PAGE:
This is getting a bit philosophical but warants further explaination.
I am not claiming Kagi's output presents objective truth (nor is such thing possible for various reasons), but that it does not have any implicit bias built by us, that is not search quality based. For example, we are open about having an implicit search quality-based bias: towards sites that have lots of ads and trackers, downranking them in results.
What we do not have is moral, political, religious, social or any similar kind of bias which would needed to be explicitly coded in the algorithms and would represent moral, political, religious, social views and values of the company. The reason why we don't is that we are not in the business of advocating those moral, political, religious, social views but in the business of search.
We simply let the results happen based on search quality factors alone (note that since Kagi gets some of its results from third parties; these may inherit such unwanted biases from those 3rd parties, but this is out of our control and by using data from multiple sources we hope to negate/balance out those factors to some extent).
Adding a widget for suicide prevention hotline on top of 'how to kill yourself' result would be manifestation of one such bias - in this case moral - meaning, human interference into search results for moral reasons.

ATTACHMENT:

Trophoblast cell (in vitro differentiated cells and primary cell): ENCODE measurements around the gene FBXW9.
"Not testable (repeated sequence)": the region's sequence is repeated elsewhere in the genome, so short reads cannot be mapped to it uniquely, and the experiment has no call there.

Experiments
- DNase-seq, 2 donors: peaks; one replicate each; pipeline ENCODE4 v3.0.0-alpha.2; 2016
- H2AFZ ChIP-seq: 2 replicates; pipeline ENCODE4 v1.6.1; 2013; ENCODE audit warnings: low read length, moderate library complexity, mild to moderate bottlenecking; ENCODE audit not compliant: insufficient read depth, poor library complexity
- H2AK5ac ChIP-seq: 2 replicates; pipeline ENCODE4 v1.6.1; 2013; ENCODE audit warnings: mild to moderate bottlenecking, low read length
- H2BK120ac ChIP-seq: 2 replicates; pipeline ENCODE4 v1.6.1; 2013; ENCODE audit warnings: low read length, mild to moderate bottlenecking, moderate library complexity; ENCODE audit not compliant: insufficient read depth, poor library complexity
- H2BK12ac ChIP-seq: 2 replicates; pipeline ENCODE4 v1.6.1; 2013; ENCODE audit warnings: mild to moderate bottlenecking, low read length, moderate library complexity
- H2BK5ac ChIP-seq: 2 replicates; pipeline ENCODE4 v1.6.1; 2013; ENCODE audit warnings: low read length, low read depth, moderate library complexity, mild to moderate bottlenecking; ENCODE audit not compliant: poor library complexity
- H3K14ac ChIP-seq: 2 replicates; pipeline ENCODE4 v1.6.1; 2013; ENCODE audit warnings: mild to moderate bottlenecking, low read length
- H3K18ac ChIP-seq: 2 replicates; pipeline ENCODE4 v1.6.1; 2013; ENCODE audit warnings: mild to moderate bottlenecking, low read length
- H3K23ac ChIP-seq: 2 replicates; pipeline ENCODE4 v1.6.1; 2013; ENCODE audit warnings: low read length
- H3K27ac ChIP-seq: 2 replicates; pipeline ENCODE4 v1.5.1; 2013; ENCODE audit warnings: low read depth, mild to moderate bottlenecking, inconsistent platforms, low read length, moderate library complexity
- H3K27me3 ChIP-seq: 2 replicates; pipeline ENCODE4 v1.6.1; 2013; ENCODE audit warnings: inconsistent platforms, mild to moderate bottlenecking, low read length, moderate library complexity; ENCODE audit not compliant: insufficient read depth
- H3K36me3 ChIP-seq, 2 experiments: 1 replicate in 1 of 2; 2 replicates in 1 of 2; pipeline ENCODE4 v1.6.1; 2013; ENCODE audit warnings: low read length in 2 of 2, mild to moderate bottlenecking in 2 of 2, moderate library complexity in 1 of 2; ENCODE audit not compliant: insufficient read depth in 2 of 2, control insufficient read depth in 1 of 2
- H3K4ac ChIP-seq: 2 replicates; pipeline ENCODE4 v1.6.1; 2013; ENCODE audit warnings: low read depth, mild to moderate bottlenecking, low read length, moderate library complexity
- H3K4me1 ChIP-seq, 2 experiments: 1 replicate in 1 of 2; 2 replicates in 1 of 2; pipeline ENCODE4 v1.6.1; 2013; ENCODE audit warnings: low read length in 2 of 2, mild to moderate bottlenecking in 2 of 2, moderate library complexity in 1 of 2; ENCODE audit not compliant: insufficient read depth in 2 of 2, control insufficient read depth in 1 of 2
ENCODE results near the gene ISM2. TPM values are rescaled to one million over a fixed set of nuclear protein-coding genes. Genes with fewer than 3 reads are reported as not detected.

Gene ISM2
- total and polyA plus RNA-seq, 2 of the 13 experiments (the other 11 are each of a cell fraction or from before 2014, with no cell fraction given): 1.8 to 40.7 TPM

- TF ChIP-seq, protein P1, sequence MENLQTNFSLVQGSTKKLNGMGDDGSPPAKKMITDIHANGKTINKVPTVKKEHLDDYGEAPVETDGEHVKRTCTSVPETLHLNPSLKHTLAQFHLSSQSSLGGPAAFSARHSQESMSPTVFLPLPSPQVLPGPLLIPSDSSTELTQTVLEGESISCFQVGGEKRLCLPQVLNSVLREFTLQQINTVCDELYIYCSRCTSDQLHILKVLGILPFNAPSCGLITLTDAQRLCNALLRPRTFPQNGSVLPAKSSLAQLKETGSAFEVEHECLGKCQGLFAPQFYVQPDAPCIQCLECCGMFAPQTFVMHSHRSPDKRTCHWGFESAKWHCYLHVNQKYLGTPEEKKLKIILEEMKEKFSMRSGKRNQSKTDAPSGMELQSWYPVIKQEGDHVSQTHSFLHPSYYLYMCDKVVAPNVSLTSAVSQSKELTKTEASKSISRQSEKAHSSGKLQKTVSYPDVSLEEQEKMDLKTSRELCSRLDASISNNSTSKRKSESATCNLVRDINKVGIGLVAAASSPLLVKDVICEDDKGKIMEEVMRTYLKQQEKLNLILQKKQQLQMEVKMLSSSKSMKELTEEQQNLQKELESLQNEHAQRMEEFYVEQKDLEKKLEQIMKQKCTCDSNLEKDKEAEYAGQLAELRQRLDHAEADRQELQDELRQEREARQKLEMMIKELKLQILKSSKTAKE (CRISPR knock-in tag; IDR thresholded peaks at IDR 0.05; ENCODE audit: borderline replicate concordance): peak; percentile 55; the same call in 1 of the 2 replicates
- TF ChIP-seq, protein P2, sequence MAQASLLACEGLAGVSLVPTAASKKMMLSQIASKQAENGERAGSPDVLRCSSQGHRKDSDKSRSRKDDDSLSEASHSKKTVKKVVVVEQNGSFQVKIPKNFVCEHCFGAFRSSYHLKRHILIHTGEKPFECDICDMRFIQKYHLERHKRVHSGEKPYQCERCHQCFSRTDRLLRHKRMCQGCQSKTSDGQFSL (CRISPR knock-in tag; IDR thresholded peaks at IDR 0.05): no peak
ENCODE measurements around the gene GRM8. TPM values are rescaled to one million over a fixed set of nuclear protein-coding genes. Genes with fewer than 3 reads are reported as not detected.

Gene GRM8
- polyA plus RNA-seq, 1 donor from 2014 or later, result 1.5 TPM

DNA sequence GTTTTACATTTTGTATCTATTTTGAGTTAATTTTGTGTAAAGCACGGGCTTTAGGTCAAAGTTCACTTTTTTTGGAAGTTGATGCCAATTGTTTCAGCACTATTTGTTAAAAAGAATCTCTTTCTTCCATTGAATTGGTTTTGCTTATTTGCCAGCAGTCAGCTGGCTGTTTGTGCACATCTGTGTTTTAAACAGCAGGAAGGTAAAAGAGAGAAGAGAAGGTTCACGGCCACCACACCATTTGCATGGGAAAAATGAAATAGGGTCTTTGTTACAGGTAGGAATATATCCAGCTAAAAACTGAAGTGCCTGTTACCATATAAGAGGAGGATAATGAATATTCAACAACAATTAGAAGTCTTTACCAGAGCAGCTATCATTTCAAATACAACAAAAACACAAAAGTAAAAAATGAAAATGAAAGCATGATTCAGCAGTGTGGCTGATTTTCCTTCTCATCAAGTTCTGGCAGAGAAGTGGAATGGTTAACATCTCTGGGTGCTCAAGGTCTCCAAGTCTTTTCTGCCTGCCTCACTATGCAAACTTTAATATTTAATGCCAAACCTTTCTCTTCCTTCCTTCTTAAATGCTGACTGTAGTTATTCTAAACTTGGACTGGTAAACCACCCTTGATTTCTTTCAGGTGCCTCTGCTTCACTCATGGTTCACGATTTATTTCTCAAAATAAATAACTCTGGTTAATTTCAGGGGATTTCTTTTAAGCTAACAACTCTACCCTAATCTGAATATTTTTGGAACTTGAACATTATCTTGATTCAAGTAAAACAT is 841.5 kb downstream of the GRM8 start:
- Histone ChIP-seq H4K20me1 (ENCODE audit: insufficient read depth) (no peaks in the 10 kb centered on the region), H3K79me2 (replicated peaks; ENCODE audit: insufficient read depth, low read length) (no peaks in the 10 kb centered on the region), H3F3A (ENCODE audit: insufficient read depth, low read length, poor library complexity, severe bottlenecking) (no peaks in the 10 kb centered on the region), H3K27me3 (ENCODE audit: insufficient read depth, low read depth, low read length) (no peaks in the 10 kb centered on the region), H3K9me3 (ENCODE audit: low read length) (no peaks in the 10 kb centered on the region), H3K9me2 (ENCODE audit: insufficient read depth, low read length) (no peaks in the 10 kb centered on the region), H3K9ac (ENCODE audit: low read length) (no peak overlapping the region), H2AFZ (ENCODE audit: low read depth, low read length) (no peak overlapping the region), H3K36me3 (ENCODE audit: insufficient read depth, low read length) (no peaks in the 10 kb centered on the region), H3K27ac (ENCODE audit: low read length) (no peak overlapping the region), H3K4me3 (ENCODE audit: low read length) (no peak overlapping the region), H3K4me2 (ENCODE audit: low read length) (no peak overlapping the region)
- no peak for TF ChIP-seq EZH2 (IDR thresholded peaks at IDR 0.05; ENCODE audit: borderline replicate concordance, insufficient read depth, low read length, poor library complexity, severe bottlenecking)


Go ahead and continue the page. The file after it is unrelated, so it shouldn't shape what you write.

While I can sympethaisze with that as a human, I am also aware that making a precedent with any non-search quality bias would lead Kagi down the slippery slope of endless policing of results. And we already know that it is impossible to do well at any scale, largest tech companies with huge resources are the prime example of failing to do it properly. So why expect Kagi, a 10 person startup, to do that well?
The very basic question of what do you police (or don't) next is not answerable. For example 'how to kill an animal?', 'how to rob a bank?', 'how to hack a computer?' - although objectively less impactful than the original example, would eventually draw attention from sufficently large groups of people who will passionately call us out on not doing something about these queries on the same moral grounds. And again this never ends, you end up being in the business of pleasing everyone. Good luck with that.
Thus the best option for us is to simply refuse to make the first precedent no matter what the pressure is and stick to search being search. Perhaps one day Kagi may become your 'assistent' with personalised biases, but for now it is just a search engine.